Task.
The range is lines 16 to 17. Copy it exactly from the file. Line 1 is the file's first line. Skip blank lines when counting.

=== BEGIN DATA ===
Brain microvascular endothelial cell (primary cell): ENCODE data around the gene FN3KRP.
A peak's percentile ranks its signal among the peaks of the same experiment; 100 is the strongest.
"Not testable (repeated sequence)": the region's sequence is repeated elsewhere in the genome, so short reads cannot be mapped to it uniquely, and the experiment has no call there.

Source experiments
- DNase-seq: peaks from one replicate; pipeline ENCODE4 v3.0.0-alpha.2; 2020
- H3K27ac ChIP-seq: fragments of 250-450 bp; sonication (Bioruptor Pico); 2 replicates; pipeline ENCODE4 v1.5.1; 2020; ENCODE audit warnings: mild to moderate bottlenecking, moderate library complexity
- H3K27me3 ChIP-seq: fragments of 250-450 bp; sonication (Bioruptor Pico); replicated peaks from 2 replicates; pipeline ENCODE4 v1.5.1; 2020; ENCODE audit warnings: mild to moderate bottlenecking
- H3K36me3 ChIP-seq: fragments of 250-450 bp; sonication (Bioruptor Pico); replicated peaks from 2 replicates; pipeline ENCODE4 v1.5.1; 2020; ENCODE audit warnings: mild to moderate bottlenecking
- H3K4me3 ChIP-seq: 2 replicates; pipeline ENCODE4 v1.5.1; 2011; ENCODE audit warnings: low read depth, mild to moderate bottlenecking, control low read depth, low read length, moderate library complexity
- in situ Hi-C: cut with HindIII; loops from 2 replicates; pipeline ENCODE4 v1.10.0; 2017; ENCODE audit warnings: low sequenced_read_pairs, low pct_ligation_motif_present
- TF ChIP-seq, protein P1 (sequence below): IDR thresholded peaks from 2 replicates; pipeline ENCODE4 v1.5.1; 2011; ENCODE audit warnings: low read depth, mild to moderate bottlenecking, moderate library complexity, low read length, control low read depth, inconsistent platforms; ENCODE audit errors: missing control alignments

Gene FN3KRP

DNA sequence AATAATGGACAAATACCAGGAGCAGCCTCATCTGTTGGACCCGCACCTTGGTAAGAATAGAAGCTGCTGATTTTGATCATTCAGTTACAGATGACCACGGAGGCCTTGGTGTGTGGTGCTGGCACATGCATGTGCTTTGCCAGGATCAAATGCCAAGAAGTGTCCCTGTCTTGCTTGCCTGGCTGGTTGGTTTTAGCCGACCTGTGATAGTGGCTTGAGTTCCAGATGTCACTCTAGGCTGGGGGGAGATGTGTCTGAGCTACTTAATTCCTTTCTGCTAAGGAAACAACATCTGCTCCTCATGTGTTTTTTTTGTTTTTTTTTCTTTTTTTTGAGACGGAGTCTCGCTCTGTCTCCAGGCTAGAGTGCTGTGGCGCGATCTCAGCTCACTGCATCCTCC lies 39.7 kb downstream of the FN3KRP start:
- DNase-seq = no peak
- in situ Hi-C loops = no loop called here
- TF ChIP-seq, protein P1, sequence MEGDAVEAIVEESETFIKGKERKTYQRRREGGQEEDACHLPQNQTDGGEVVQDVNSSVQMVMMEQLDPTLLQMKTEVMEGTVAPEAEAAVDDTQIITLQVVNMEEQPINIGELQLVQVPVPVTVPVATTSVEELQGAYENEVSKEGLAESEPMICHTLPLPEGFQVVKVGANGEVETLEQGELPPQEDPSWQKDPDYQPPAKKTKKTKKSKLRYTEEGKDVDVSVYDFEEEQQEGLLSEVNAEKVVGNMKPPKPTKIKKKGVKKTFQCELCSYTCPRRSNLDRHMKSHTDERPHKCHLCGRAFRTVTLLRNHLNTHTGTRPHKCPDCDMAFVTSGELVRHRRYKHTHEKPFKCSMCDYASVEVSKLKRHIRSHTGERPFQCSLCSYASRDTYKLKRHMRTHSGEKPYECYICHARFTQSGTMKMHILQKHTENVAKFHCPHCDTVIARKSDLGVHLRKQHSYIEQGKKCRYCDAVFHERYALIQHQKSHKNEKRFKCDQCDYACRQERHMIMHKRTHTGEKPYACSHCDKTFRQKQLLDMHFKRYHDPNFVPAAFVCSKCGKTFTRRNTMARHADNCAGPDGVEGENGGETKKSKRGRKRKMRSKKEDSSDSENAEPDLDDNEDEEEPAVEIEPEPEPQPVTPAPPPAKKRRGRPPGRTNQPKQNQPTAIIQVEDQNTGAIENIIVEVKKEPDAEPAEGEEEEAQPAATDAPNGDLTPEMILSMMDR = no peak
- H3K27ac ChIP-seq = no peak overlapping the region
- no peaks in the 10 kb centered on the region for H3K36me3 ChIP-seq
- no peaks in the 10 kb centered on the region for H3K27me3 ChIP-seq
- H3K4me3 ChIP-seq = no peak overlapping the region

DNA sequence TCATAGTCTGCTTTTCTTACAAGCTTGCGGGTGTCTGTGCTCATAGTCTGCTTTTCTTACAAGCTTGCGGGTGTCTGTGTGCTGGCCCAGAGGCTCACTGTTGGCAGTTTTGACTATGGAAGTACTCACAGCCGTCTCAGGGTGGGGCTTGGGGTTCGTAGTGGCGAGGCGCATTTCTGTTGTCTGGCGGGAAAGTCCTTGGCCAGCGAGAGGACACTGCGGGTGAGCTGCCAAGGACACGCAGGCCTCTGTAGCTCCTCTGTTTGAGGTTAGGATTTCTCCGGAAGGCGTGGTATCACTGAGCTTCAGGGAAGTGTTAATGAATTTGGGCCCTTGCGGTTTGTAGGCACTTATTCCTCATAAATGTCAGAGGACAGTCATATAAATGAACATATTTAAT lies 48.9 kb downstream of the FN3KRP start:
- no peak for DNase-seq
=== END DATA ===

- TF ChIP-seq, protein P1, sequence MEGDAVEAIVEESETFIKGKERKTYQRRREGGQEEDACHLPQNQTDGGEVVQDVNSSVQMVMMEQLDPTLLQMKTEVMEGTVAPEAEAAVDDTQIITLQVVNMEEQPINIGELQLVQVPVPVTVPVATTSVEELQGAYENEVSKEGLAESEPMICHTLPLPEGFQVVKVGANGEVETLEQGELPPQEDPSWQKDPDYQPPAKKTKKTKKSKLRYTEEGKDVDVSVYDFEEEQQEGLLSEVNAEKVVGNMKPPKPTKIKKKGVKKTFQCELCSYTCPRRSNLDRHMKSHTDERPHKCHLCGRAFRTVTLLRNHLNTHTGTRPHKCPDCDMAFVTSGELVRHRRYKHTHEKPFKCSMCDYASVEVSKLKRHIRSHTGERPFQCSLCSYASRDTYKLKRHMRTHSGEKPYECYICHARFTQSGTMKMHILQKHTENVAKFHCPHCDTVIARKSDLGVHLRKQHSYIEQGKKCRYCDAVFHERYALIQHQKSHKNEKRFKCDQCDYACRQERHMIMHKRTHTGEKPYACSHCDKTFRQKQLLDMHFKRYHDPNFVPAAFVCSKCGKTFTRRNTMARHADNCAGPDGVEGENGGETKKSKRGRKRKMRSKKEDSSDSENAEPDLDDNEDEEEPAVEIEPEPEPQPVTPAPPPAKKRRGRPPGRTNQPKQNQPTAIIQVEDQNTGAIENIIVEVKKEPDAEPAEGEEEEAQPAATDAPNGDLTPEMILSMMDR = no peak
- H3K27ac ChIP-seq = no peak overlapping the region